In our divided country and increasingly polarized community, togetherness is largely missing, both figuratively and literally. But largely doesn’t mean entirely, and that’s important to remember as we – meaning together – observe this season.
Recently I heard from some in our community regarding another egregious anti-Semitic incident. This happens a lot. But it was not referencing local incidents such as those in East Cobb or one of several Georgia candidates embracing anti-Semitism. Rather it was the Oakland A’s assistant coach making a heil Hitler salute at a baseball game, for which he at least apologized.
While the failure to equivocate these things was disturbing, it underscores exactly why we must remember that tikkun olam requires us working together as a community.
In June, after decades of effort, Georgia finally passed a hate crime bill. It was sponsored and supported with true bipartisanship and now Georgia is one of 45 states to have such a law. The bill has received support from the corporate community and through a letter jointly signed by political leaders from both parties, including former senators Max Cleland, Johnny Isakson and Sam Nunn, former governors Roy Barnes and Nathan Deal, former Attorney General Sam Olens and others.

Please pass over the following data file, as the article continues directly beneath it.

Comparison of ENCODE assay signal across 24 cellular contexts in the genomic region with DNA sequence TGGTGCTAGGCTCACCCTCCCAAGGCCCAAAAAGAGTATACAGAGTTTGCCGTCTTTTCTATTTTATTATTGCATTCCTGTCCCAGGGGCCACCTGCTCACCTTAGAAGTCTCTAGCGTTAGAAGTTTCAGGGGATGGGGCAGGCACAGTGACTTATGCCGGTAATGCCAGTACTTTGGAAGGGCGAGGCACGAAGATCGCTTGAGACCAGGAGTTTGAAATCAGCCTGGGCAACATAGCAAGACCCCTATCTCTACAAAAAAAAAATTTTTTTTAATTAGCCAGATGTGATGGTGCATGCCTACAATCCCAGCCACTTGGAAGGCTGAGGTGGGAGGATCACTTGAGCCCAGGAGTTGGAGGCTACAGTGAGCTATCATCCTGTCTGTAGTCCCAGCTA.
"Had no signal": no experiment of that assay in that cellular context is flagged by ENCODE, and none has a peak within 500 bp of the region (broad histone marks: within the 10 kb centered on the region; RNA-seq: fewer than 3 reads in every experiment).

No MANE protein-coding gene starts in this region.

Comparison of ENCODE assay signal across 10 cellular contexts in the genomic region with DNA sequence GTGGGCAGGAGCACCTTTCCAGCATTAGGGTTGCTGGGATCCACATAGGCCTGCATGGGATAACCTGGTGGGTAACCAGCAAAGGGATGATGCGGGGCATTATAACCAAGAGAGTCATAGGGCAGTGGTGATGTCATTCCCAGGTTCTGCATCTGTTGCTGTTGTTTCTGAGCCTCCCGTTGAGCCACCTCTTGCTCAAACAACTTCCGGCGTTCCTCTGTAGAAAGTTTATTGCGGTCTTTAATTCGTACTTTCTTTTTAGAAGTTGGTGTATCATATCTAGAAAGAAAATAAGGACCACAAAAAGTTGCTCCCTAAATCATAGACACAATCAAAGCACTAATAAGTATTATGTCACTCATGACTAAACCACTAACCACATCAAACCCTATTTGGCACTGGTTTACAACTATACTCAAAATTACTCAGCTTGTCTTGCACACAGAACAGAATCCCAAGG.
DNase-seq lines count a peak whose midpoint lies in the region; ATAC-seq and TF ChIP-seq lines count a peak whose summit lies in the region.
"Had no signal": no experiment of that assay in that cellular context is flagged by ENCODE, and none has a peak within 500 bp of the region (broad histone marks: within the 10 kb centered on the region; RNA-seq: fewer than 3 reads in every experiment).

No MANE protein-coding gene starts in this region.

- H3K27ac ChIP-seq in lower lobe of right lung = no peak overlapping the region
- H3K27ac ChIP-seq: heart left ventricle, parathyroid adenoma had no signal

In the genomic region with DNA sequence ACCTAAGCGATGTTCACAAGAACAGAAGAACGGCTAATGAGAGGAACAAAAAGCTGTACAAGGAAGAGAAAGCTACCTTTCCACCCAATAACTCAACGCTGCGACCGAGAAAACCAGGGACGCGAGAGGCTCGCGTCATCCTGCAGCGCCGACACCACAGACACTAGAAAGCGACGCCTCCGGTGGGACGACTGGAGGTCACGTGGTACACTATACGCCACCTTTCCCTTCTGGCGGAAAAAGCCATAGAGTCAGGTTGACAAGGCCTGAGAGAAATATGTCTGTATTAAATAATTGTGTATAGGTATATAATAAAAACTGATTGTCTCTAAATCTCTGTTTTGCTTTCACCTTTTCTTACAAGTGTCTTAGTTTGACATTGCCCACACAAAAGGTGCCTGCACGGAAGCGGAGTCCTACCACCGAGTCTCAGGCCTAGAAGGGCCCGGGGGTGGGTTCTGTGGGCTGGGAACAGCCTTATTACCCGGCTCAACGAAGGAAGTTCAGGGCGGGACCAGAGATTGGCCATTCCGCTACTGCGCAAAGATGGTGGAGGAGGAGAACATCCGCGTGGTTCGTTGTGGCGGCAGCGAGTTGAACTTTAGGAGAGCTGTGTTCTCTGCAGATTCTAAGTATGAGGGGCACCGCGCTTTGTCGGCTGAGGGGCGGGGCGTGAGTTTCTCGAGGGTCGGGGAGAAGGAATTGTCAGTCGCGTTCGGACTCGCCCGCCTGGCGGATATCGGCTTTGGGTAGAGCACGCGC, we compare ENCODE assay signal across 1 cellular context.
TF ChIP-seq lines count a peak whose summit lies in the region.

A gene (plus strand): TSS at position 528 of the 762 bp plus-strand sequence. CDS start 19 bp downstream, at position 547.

While passing a hate crime bill doesn’t stop the hate, it’s a huge step and an important reminder that together we can make progress.
The letter referenced above closed, “Hate not only corrodes, but destroys everything it touches. It is the poison which spreads like wildfire and lays waste to everything in its wake. It divides and dissolves our nation into polar opposites. Hate harms all people of all colors, political persuasions and ages. This is not a partisan issue, it is a human one …[and] we can do better.”
Phil Rubin is immediate past board chair of ADL Southeast and the current board chair for the Center for Israel Education.